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Old January 2, 2014, 12:45 PM   #1
Gunplummer
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"(New PA $25 bounty) on coyotes

Sounds like a rumor to me. If the PA Game Commission has to pay it, I don't see it happening. I remember the fox and great horned owl bounty. Did not work out too well. Anybody have proof of this bounty?
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Old January 2, 2014, 01:06 PM   #2
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It's not a rumor.

http://articles.mcall.com/2013-12-12...rogram-hunters
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Old January 2, 2014, 03:13 PM   #3
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I hope this passes.

I live near Cleveland, a little under 2 hours from the PA border. I will gladly make a couple trips over the state line and have at 'em.
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Old January 2, 2014, 04:30 PM   #4
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It was passed and is funded. We seem to be having a population increase at a quick rate. Heck, I live in the burbs of Allentown. The Monday before Thanksgiving I had a yote in my backyard that was of good size. I would put him at at least 60#'s.
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Old January 3, 2014, 06:18 AM   #5
ligonierbill
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PA has been encouraging coyote hunting for a long time. Can't get general Sunday hunting through, but you can hunt 'yotes on Sunday. This is not the old "eliminate the predators" thing; coyotes probably have more effect on native foxes than deer. It's essentially a non-native species. Personally, I don't need the encouragement, but it might get some more young people in the field.
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Old January 3, 2014, 09:43 AM   #6
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I sure wish Missouri would pay a $25 bounty on coyotes, I would even be happy with $15.

I wish I lived closer to PA, I would gladly be there hunting coyotes.

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Old January 3, 2014, 01:29 PM   #7
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If they want to really have them killed off, then a bounty greater than $25 is needed. Right?

I mean if the bounty was $100, then people would be taking vacation days to kill the suckers off.
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Old January 3, 2014, 01:58 PM   #8
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I think I need to head back to PA and try to find me some spots to hunt them. 28,000 is what they say were killed last year? The money would be nice but just hunting them (PA has much bigger yotes then we do in VA) and the numbers would be fun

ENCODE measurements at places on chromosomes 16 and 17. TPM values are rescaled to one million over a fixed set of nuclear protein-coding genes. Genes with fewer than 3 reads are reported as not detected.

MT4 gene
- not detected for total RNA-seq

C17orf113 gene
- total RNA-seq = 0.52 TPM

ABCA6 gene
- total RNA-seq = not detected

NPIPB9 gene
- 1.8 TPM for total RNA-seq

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Old January 3, 2014, 02:15 PM   #9
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I agree a higher bounty would draw more people but $25 is plenty.

Too bad deer season is over. Sit on a gut pile overnight and you're bound to get a couple if you know what you're doing.

Go to the store and ask if they have any leftover meat they are about to throw away and tell them you'll buy it for cheap. Sit by that and wait for them to come in. Sit cross wind from it a hundred yards or so.
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Old January 3, 2014, 03:03 PM   #10
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Did anyone see the story about hunting the XL-sized coyotes, in the Jan issue of American Hunter magazine?
You might want to get a bigger gun.
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Old January 3, 2014, 03:06 PM   #11
Rob96
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The $25 bounty is plenty, believe me. The sales of predator calls is evident by the emptying shelves at Cabela's and Dick's Sporting Goods.
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Old January 3, 2014, 11:38 PM   #12
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I am in that newspaper area. The PGC is authorized to set it up, but will they? We have a weird Game Commission set up and a lot of out of staters don't understand it. The PA Game Commission and the state government are a separate thing, but they can't really work independently of each other. It is weird. Right now it is a free for all on coyotes in PA. What is the incentive for the PGC to go along with it? I smell a coyote tag coming up.

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Old January 4, 2014, 08:13 AM   #13
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Quote:
Originally Posted by ligonierbill View Post
PA has been encouraging coyote hunting for a long time. Can't get general Sunday hunting through, but you can hunt 'yotes on Sunday. This is not the old "eliminate the predators" thing; coyotes probably have more effect on native foxes than deer. It's essentially a non-native species. Personally, I don't need the encouragement, but it might get some more young people in the field.
They kill a lot of deer. Especially fawns right after they drop. In most places that have high coyote populations they are the the biggest killer of deer. At least as far as natural predators go.
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Old January 4, 2014, 05:23 PM   #14
"JJ"
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There is always a good and bad to everything!
The good part about a bounty is the reduction in the population of the nuisance species an of course the cash in the pocket of the successful hunter.
The bad part of a bounty is that people who know nothing about predator hunting buying a call and loading up the boys and beer and driving from field to field educating the local coyotes!
Good luck to you local guys. If you get stumped by stubborn coyotes, try some different sounds the average Joe might not!